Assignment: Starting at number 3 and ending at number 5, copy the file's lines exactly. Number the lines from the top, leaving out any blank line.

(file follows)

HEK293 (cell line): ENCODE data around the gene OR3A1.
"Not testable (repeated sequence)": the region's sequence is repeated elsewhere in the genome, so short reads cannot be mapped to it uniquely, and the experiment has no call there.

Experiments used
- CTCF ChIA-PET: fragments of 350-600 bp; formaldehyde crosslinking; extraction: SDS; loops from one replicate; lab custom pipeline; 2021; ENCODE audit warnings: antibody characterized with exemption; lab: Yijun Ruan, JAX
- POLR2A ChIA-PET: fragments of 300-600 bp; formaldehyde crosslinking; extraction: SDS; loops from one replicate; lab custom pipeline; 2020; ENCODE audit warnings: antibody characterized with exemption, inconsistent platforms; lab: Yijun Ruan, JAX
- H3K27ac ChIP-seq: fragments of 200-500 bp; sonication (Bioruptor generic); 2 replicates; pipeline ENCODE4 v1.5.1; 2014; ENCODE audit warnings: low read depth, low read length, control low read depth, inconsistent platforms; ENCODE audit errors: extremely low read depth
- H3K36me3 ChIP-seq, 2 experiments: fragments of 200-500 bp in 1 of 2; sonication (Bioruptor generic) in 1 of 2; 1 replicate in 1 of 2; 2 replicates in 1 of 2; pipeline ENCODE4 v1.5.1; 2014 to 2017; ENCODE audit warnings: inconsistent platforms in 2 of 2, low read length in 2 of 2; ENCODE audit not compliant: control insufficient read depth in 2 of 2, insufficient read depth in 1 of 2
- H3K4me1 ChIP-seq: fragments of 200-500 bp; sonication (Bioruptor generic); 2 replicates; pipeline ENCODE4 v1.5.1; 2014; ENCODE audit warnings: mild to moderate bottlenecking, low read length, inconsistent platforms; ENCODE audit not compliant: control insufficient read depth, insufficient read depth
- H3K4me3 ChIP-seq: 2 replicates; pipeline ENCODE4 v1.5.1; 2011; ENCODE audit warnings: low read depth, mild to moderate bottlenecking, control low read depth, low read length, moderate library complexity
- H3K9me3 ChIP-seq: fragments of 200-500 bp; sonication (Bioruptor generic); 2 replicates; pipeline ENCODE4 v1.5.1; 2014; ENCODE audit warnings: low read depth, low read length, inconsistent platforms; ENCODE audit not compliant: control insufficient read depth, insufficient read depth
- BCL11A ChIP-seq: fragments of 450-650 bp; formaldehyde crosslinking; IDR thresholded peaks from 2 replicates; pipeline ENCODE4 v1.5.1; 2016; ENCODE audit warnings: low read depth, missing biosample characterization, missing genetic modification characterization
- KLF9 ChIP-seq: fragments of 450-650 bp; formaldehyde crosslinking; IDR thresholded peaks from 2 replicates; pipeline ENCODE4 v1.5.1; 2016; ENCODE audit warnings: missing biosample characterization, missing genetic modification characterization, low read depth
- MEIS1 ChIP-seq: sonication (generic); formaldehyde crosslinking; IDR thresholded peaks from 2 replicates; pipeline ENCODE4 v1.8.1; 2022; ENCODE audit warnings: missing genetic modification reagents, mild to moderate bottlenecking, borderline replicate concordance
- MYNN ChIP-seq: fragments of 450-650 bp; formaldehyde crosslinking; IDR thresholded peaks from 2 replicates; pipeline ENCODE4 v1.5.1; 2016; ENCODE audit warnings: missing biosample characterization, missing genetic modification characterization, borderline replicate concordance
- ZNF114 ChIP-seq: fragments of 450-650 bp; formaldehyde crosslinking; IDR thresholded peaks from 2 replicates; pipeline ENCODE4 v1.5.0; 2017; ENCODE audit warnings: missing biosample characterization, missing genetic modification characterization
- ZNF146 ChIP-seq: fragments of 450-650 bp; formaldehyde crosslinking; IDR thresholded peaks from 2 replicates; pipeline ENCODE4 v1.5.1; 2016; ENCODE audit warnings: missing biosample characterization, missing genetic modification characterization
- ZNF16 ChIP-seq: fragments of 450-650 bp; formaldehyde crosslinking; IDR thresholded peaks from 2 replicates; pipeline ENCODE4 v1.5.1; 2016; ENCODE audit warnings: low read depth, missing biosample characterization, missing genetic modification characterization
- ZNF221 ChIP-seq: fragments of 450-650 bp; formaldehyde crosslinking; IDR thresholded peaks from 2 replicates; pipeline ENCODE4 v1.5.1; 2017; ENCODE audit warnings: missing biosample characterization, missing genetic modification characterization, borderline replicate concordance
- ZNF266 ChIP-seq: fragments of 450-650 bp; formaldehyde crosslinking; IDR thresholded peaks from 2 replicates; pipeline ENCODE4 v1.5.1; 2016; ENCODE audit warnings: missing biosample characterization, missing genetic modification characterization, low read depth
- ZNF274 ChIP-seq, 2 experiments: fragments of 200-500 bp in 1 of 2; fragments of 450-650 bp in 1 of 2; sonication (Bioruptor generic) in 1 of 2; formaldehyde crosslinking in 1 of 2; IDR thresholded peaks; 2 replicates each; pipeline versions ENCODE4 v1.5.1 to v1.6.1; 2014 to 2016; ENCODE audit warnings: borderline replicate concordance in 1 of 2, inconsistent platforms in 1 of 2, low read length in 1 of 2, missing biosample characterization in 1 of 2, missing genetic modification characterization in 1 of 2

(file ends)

Experiments used
- CTCF ChIA-PET: fragments of 350-600 bp; formaldehyde crosslinking; extraction: SDS; loops from one replicate; lab custom pipeline; 2021; ENCODE audit warnings: antibody characterized with exemption; lab: Yijun Ruan, JAX
- POLR2A ChIA-PET: fragments of 300-600 bp; formaldehyde crosslinking; extraction: SDS; loops from one replicate; lab custom pipeline; 2020; ENCODE audit warnings: antibody characterized with exemption, inconsistent platforms; lab: Yijun Ruan, JAX